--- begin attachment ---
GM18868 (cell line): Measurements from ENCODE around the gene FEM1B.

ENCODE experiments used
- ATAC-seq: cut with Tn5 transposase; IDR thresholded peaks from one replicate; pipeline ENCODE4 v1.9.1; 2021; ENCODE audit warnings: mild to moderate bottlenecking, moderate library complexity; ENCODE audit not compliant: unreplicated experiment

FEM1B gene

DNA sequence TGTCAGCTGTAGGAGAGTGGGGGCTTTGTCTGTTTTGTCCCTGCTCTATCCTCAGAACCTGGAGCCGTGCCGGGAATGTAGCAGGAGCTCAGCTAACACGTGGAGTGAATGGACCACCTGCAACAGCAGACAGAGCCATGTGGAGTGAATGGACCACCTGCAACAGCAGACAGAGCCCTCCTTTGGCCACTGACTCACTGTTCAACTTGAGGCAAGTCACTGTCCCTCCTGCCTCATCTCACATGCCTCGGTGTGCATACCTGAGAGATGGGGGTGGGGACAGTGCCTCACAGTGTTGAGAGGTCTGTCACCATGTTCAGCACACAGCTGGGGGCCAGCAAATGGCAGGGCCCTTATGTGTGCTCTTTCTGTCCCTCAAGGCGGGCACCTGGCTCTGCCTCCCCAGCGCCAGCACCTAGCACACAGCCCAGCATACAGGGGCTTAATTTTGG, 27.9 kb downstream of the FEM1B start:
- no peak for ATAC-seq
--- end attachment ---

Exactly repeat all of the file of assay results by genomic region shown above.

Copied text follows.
GM18868 (cell line): Measurements from ENCODE around the gene FEM1B.

ENCODE experiments used
- ATAC-seq: cut with Tn5 transposase; IDR thresholded peaks from one replicate; pipeline ENCODE4 v1.9.1; 2021; ENCODE audit warnings: mild to moderate bottlenecking, moderate library complexity; ENCODE audit not compliant: unreplicated experiment

FEM1B gene

DNA sequence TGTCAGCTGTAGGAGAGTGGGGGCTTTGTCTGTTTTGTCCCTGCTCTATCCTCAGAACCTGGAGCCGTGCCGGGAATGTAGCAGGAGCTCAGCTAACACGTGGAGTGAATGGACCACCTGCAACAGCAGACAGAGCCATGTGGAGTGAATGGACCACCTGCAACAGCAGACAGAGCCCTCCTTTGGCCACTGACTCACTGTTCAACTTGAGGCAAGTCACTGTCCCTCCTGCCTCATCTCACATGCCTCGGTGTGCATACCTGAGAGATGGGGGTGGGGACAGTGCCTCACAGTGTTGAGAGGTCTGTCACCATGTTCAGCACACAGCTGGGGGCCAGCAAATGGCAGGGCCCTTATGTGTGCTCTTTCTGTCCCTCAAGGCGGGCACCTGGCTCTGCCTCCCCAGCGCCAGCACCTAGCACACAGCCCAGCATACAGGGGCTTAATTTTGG, 27.9 kb downstream of the FEM1B start:
- no peak for ATAC-seq